For better understanding, read this article- Gandhi Murder case-4: When Godse told one of the accused Bagde how he is going to murder Gandhi
The lawmatics Series- Gandhi Murder Case- Part-5
After the failure of their first plane to assassinate Ganadhi on 20th January, Godse and company again conspired to assassinate Gandhi and drew a foolproof plan.
Godse and Apte arrived at Delhi, by plane, at 12.40 p.m. on January 27. The same afternoon they left for Gwalior by train, reaching there at 10.38 p.m. They drove in a tonga to the house of Dr. Parchure, and stayed the night with him. The object of their visit was to procure a pistol which would fire accurately. In this they were successful, and a pistol was obtained from one Goel who was a member of Dr. Parchure’s volunteer corps.
Godse and Apte then returned to Delhi, reaching there on the morning of the 29th. They engaged a retiring-room at the Old Delhi railway station, and stayed there till the next morning. Karkare had in the meantime come to Delhi, on the 28th, by train, and in pursuance of a prearranged plan he met Godse and Apte at the gate of the Birla Temple at noon on the 29th. Godse told him that a pistol had been procured from Gwalior, and that everything was ready for the final accomplishment of their plan. Godse was in a grim mood and began to explain his motives for taking the entire burden upon himself.
‘Apte has responsibilities. He has a wife and child. I have no family. Moreover, I am an orator and a writer; I shall be able to justify my act and impress the Government and the court of my good faith in killing Gandhi. Now, Apte, on the other hand, is a man of the world. He can contact people and carry on the Hindu Rashtra. You must help him in the conduct of the newspaper and carry on the work of the Hindu Mahasabha’, said Godse.
In the evening Karkare suggested a visit to the cinema, but Godse repelled the suggestion saying that he wanted to rest. Apte insisted, arguing that a little diversion would take his mind to the business to the following day and cheer him up. But Godse turned away and began reading a book. So Apte and Karkare left him and spent three hours entertaining themselves at the first cinema house they came to.
On the morning of the 30th Godse appeared calm and self-possessed, but a close observer could discern signs of an inner agitation which was battling with a determination to meet his doom with the resignation of a fatalist. He was up first of all, and was bathed and dressed while Apte and Karkare were still asleep. All three had a light breakfast and then drove in a tonga to New Delhi. After paying off the tonga they walked to a thick forest not far from where they had alighted, and Godse fired three or four rounds from his pistol while Karkare standing on a high rock kept watch. Godse was satisfied with the performance of his weapon, and the party returned to Old Delhi.
Godse spoke very little in the afternoon and continued to wear a determined expression. To Karkare he said: ‘you will miss me the next time.’ What he meant by ‘next time’ was not quite clear. At 4.30 p.m. he hired a tonga, and, waving a final good-bye, drove away. Karkare and Apte followed him to Birla House in another tonga a few minutes later. The prayer meeting had not yet started, but a crowd of about 200 persons was awaiting the arrival of Mahatma Gandhi.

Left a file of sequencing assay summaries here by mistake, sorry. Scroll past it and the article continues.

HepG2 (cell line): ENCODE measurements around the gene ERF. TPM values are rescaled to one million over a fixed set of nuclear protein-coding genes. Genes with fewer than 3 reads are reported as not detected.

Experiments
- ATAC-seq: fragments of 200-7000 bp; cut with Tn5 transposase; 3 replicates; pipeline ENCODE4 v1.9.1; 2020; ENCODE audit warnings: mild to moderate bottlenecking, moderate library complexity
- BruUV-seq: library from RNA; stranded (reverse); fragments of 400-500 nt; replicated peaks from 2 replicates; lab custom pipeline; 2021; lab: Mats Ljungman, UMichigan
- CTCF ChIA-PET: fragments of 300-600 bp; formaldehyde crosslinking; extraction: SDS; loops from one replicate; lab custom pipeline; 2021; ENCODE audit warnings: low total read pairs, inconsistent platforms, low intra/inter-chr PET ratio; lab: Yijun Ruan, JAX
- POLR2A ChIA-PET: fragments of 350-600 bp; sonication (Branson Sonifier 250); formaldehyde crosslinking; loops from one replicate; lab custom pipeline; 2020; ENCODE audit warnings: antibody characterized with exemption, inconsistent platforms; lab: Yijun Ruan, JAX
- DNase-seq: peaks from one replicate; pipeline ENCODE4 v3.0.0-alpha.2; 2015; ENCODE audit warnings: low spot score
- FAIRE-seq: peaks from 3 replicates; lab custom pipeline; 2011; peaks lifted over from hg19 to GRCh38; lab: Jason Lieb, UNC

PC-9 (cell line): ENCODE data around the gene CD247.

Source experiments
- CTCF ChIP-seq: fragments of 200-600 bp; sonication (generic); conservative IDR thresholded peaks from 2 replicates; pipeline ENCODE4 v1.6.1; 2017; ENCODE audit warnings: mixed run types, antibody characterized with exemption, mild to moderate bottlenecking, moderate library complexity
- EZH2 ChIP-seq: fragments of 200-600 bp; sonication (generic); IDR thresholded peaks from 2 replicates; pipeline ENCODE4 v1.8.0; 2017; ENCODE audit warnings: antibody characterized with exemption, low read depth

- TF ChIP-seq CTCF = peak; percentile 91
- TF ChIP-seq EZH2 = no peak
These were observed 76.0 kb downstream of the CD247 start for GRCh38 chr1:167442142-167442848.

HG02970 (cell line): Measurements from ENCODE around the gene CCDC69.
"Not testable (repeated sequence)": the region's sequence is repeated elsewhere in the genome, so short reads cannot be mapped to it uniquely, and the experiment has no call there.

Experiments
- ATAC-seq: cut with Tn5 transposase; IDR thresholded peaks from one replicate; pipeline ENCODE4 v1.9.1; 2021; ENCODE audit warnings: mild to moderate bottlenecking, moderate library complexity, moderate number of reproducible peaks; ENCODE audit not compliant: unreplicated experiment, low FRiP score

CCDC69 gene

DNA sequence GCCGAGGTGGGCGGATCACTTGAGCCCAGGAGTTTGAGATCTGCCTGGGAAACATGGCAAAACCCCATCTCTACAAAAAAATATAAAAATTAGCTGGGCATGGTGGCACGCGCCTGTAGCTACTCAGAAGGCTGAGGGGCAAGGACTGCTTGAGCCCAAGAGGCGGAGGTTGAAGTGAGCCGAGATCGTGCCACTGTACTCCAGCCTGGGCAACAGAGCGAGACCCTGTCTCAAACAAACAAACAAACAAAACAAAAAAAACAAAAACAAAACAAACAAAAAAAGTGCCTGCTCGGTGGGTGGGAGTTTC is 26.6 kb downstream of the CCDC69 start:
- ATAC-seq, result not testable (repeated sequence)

Godse was moving among the people apparently unconcerned. Suddenly, there was a stirring in the crowd, and everyone stood up to form a passage for Mahatma Gandhi, who was seen coming up slowly with his hands resting on the shoulders of two girls who were walking by his side. As he raised his hands to join them in the customary greeting, Godse took a quick step forward, pushed aside the girl on Gandhiji’s right and, standing in front of him, fired three shots in quick succession at point-blank range. Mahatma Gandhi collapsed and fell down, saying ‘Hai Ram’.
Godse made no attempt to escape. He was caught, and the people nearest to him fell upon him in an attempt to belabour him. A police officer who was present rescued him and led him away from the fury of the crowd. In the panic that followed, Apte and Karkare came out with the people rushing from Birla House. They made ‘ their way to the Old Delhi railway station and returned to Bombay.
Events now moved rapidly. The field of investigation was widened ‘to cover the entire country, and the tempo was accelerated. Arrests followed in quick succession. Badge was taken into custody on January 31, Gopal Godse on February 5 and Dr. Parchure was apprehended from his house in Gwalior the same day. Shankar was arrested on February 6, and Apte and Karkare on February 14. Prolonged interrogation of the prisoners took place, and long statements were made by each one of them. Hundreds of persons were examined, and at last the complete picture of the conspiracy and the manner of its execution were pieced together.
As mentioned in the book ‘The Murder of Mahatma’ by G.D.Khosla (Formerly Chief Justice of Punjab, who heard the appeal of Nathuram Godse & others and gave his most historic verdict in the case of assassination), First Published: 1965
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